Reclaiming Minstrelsy

This week’s readings were an interesting extension of our conversations about minstrelsy, making a different framework for considering its role in racial history and identity. White people donning blackface and performing their ideas about blackness clearly and overtly comes from racist narratives and a desire for Irish and other immigrants to separate themselves in order to be read as white. Brooks’ ideas about minstrelsy in The Octoroon provided the first complication to this reading, demonstrating the subversive places where minstrelsy actually allows these identities to interact, creating the space for racially liminal bodies.  The racial nuance of In Dahomey takes this one step further. As a piece of traveling theater, it powerfully allowed for a reclamation of black narratives and bodies through an overtly racist medium. 

Williams and Walker factor into themes of exhibitionism and exchange of their era. Getting their start in performing africaness at a world’s fair, they not only demonstrate their cultural distance from the “homeland” they enact in In Dahomey, they also begin to participate in the various ways identity was codified — it wasn’t just minstrelsy on the stage.  Their performance of blackness on stage, however, is meant to serve a distinctly different purpose than the otherness on display at the fairs.  In Dahomey was pushing for a collective artistic agenda, cleverly allowing for empowerment under the guise of debasement or debauchery.  As every creative mind involved in the performance was black, they could take back this medium that was used against them and repurpose it right under the nose of white audiences.  I still have some questions about their enactment about this however, and our discussions of the successfulness of this kind of subversion touched on that. In Dahomey demonstrates the imposition of structures of racism and racial identity constructions that make its subversive elements hard or impossible to read by contemporary white audiences. Does its artistic vision and reclamation of these tropes by cooperative black efforts counteract the continued performance of blackness as an other? As a transitional piece, from our 21st century perspective, I think it can be constructively read both ways — despite the fact that it presents racist tropes of performative blackness, it was a step forward and a form of empowerment necessary to make space for later black performers and allowing them to perform without needing to perform race as well.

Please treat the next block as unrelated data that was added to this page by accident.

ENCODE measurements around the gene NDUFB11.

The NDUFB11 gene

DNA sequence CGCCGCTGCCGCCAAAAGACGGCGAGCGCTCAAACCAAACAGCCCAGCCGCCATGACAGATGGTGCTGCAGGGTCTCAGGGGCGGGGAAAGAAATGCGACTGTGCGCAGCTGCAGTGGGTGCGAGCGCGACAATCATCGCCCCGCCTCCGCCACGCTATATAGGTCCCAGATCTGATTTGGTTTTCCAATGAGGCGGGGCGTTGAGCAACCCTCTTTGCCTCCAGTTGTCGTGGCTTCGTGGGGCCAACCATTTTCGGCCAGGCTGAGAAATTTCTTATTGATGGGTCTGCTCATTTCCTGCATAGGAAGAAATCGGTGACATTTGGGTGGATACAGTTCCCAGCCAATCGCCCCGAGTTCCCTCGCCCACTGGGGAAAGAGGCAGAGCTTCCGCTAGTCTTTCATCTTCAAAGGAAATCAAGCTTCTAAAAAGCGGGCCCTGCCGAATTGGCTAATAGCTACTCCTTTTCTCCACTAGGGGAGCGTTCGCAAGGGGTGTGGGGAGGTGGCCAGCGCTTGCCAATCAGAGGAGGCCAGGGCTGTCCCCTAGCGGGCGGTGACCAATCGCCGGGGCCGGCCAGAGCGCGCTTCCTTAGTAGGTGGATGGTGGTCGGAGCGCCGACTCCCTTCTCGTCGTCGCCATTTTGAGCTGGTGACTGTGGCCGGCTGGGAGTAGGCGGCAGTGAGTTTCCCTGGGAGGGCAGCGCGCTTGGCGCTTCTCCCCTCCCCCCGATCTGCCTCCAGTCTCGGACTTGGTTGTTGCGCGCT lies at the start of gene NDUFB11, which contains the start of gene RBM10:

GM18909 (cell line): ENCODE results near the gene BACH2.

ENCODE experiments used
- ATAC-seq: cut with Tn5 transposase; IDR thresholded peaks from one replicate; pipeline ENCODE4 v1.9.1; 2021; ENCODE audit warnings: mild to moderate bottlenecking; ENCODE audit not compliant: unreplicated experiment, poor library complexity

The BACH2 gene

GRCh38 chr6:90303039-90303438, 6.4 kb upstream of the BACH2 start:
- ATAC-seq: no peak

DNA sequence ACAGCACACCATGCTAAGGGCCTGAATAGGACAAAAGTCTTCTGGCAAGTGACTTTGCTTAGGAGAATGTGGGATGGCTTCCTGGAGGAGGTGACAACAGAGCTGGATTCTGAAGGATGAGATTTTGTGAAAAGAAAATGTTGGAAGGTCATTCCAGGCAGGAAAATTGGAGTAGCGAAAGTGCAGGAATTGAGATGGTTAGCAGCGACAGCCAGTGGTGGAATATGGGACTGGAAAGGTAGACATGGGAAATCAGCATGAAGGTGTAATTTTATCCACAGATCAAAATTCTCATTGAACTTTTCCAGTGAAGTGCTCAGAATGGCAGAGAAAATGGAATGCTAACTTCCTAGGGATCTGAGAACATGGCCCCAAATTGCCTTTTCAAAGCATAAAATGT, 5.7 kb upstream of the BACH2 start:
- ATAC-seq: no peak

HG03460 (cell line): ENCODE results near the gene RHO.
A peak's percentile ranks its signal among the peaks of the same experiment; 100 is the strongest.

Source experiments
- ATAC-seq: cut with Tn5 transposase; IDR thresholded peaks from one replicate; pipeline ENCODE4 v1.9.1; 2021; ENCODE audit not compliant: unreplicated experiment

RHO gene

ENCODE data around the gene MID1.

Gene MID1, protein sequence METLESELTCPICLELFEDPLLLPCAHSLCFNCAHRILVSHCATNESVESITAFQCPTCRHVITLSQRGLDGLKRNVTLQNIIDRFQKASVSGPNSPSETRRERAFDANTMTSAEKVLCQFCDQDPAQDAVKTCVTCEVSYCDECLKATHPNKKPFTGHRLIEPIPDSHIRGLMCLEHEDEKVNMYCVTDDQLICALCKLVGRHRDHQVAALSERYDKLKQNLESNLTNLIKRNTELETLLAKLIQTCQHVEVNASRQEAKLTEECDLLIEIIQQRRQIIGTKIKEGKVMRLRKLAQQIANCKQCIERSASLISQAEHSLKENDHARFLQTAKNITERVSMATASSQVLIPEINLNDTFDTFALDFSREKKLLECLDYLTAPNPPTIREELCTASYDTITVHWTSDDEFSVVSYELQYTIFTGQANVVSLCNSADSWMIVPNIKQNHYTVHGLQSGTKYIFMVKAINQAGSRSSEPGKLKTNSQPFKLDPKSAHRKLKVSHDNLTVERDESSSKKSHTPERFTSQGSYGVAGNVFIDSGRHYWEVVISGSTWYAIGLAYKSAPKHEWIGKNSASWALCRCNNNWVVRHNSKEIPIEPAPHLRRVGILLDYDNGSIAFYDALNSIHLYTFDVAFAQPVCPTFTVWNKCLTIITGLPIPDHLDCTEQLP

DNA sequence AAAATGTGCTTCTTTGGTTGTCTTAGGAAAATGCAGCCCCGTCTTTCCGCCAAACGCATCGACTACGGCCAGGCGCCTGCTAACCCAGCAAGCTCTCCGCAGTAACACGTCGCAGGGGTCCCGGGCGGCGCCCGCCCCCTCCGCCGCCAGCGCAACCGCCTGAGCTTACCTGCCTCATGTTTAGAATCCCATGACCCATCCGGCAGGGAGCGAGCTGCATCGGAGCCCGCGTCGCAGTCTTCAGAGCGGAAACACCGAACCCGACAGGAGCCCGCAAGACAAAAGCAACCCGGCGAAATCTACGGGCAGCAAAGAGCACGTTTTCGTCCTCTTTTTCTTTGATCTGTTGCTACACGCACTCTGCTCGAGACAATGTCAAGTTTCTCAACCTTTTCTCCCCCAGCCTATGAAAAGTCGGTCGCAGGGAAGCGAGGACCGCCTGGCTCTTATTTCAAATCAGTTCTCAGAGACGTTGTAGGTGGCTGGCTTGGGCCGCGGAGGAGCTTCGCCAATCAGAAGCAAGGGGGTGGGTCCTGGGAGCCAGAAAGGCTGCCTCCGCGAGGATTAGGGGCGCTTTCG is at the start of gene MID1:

2 Replies to “Reclaiming Minstrelsy”

  1. I also agree. I find that, especially in today’s culture, it can be really hard to look back at the first steps to progress and see them simply as that – progress. However, without In Dahomey toeing the line between safe and controversial, there could have been no movement forward. The line would have had to remain in the same place, rather than being moved forward for other performers to continue to toe. The use of blackface in this case is even somewhat empowering. The reclamation of blackface by black people is a start to what can eventually lead to the ending of it – or of giving it a new meaning, as we can see an example of today with the n word.

  2. I agree that the discussions this week have differed greatly from those of last week. I find it fascinating to think that minstrelsy is something that was used in a subversive way and as a catalyst for change. Before this class, I would have thought that no use of blackface could be justified or thought of as a way to reclaim a narrative. Upon reading these narratives and further understanding their impact, however, I have come to see the way in which one can utilize the tools of their oppression in order to flip the script on their oppressors. As you remarked, I definitely still have questions surrounding this usage and its effectiveness, but I am hopeful that it is something we will be able to further explore throughout the rest of the semester.

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